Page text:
Shopping for Commercial Mortgage

By: jeff rauth

Business owners that own a commercial property for their business, and have already been through the process of securing a conventional commercial mortgage, understand the complexity and frustration that is a can be a part of the process. There are a few major issues that borrowers should be aware of before selecting a bank/ lender, besides who's quoting the lowest rate.

What is the banks current appetite for your building type, industry and geographical location? This is a difficult question to get straight answers on. If you're dealing with a loan officer, for example (who has a quota and a commission at stake) at a local bank, they may try to "push" your loan through the system despite knowing that your deal has a low probability of closing. You're at risk of losing months and 3rd party fees.

You need to get an unbiased opinions on how hungry the source is and what really fits their criteria. Commercial mortgage brokers, title companies or CPA's that work with real estate related companies can be a source for this information.



An example, is in our state of Michigan. Many local banks are not offering commercial mortgages to businesses involved in the automotive industry, that have industrial buildings and or buildings that are located in metro Detroit, unless their absolute perfect deals. Borrowers run the risk of thinking they have a solid loan, going through the process, ordering expensive 3rd party reports only to get denied deep into the loan. If the borrower has a ballooning loan, they run the risk as well of defaulting on their current loan by not paying it off in time.

A very common mistake we see business owners make, is trying to leave issues undisclosed. The problem with this is that you, the borrower, almost always pays for this. Underwriters will discover the issue and will cancel your loan request.

For example, we recently closed a transaction with a borrower that did not reveal to their previous broker and lender that they had 2, 30 day late payments on their existing commercial mortgage. Not sure exactly what the borrower was thinking but they simply did not mention it. The borrower signed to commitment letter and submitted the $6,500 deposit fee for the appraisal, environmental and processing fee. All the reports were ordered and came in fine.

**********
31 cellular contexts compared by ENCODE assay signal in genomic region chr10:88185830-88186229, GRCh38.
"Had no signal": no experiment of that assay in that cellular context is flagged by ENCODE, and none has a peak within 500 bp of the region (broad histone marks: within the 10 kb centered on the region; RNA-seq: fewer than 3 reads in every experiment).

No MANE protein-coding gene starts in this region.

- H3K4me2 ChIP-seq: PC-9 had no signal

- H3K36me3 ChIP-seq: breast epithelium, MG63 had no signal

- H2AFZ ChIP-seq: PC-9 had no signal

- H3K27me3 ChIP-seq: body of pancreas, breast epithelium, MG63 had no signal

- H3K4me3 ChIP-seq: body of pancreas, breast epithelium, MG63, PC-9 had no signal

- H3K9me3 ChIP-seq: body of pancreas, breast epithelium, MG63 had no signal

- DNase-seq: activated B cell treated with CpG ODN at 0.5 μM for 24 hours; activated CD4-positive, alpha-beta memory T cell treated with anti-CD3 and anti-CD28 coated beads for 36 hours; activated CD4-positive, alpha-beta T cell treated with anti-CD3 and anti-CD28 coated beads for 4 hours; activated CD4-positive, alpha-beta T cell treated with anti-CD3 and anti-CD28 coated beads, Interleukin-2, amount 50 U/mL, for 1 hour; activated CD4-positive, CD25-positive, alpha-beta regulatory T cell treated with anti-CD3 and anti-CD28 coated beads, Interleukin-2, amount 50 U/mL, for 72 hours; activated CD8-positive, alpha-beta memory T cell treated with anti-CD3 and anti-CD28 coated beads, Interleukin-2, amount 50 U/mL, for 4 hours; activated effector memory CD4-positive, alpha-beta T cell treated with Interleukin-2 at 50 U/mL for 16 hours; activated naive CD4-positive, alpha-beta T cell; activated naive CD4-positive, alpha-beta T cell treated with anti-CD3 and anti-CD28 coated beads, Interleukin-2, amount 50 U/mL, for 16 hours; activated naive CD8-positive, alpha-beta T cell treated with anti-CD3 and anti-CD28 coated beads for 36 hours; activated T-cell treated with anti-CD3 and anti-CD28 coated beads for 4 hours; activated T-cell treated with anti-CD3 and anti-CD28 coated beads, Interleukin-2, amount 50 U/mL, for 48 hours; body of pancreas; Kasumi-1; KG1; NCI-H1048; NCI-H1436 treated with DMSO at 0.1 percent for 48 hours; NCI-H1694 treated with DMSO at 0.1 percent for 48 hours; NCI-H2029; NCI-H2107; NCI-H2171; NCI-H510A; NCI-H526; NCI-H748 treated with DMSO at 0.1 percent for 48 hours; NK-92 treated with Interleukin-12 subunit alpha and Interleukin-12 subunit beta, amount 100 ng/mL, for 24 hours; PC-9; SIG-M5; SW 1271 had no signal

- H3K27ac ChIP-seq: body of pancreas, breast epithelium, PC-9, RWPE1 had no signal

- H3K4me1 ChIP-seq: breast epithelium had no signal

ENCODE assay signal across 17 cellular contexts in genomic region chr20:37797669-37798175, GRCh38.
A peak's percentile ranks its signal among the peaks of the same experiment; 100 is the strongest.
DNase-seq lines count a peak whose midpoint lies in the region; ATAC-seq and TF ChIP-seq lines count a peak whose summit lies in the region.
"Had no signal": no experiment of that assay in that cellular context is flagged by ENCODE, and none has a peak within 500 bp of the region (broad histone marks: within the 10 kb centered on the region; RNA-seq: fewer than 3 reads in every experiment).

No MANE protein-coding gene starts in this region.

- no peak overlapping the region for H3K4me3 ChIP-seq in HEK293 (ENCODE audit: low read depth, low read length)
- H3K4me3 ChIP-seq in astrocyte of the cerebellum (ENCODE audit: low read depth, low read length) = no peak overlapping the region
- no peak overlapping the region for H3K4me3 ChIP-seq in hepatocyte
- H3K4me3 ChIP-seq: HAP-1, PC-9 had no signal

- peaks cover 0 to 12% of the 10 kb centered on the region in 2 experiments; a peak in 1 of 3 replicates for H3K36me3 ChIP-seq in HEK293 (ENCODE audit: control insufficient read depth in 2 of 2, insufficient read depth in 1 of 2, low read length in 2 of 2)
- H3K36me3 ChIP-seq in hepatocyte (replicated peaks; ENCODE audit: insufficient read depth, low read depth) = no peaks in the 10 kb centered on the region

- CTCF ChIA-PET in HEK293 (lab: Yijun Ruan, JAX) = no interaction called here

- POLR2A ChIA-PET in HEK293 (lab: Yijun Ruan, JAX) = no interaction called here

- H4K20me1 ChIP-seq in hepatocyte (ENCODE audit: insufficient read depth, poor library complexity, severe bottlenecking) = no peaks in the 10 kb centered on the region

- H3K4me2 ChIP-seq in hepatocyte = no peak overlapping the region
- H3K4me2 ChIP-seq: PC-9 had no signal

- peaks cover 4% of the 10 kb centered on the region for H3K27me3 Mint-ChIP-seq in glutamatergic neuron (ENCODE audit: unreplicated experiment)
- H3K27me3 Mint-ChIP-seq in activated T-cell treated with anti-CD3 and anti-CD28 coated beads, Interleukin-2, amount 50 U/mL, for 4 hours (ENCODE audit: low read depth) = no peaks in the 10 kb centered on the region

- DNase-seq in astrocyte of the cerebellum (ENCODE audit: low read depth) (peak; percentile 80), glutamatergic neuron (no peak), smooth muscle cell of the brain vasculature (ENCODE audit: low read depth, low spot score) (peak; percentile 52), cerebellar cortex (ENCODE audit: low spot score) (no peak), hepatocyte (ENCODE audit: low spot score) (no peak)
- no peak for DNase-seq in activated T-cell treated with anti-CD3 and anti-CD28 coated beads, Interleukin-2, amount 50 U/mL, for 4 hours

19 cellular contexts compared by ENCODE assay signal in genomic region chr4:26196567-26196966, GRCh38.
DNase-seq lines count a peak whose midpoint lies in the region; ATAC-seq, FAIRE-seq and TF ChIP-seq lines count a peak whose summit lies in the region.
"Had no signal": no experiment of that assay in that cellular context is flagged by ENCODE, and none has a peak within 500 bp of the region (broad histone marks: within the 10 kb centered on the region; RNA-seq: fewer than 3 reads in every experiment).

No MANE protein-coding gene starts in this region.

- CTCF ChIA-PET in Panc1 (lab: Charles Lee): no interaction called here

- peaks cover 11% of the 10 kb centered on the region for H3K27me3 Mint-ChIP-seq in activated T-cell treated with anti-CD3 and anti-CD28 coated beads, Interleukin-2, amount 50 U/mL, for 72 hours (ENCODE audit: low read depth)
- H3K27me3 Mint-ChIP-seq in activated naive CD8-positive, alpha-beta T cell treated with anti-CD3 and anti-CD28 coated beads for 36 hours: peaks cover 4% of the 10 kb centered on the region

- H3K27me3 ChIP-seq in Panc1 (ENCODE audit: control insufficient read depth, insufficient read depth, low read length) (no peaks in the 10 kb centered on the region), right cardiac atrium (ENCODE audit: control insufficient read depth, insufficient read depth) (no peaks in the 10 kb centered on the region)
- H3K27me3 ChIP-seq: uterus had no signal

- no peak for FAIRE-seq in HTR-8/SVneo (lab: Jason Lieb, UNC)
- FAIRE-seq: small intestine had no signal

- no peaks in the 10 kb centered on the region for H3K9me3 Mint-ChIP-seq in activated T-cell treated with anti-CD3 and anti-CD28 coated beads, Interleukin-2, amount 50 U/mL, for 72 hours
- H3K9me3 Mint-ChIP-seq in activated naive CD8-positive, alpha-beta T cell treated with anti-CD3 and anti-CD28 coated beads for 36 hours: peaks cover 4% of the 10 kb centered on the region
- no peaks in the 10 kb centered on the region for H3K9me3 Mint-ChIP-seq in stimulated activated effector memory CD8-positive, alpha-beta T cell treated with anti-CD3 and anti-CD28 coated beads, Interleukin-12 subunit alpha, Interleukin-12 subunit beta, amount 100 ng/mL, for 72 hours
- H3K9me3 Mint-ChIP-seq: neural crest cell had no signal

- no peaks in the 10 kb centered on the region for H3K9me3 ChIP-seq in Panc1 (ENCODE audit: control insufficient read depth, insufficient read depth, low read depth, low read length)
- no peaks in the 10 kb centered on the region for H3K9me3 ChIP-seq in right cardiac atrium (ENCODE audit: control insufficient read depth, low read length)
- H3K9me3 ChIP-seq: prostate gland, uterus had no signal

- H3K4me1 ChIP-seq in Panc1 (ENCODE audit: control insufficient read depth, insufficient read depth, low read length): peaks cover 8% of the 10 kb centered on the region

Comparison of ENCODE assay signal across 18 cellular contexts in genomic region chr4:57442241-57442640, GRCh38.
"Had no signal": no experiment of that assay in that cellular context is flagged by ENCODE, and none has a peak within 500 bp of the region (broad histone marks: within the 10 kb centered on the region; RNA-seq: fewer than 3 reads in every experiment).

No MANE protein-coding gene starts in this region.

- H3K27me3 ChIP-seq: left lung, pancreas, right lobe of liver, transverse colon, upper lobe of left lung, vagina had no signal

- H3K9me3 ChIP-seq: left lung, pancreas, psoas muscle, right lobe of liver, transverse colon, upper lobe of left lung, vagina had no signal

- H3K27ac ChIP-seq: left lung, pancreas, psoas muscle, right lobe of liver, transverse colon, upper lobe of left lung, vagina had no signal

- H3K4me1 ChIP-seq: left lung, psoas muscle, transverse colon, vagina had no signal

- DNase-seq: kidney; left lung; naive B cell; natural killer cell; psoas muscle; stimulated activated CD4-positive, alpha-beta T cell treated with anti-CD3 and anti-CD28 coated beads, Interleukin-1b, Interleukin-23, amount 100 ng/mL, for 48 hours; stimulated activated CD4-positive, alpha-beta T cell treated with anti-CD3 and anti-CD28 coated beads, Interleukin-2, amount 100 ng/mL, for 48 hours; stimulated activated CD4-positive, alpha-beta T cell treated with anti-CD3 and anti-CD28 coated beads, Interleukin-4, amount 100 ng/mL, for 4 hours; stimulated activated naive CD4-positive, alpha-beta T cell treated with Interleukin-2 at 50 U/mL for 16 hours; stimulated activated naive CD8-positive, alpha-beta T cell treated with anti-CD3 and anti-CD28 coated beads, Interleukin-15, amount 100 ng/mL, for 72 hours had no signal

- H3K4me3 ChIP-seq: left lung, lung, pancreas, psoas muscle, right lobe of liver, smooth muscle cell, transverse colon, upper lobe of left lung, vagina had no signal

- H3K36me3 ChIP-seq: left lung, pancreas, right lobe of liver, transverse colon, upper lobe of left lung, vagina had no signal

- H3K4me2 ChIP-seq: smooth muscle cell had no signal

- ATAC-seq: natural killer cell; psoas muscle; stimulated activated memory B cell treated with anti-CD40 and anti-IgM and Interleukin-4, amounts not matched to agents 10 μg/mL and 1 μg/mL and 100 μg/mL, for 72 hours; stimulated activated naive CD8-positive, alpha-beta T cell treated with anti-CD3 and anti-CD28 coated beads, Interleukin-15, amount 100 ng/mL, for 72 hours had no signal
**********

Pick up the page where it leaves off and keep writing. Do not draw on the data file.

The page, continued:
Underwriting than ordered the VOM (Verification of Mortgage) and it showed the late payments. The deal was immediately canceled and the borrower was not able to use the reports with the next lender... they had to reorder them which was another $5,000.

Our suggestion would be to disclose all issues in the very beginning. Move on until you find a source that you really believe can get around whatever it is, than spend your time and money with them.

Another mistake we see is that business owners assume they will get their best deals from their existing bank (that has their deposits, etc), and consequently do not shop. There is often the idea that if the business owner runs into hard times, they will be better able to work with and reason with their bank. We often hear "you have a better loan program sure, but I'll need my local bank to back me up". We just as often hear prospective clients say "I can't believe my bank called my note. In 15 years that I been with them, I've never once been late. They said they no longer liked my industry and have called my note for no good reason". Just like a mutual fund, it pays to be diversified.

In the same vein, many entrepreneurs also believe that all commercial mortgages are the same. There are many options, that you may not be aware of. For example, there's a little known that has rates and fees right in line with bank financing, but the loan is fixed for 30 years.

Get out there and find the best deal for your situation. Perhaps working with a credible broker makes sense, but regardless, shop and don't assume that your existing bank has your best interest at heart, because, they have their interests at heart.

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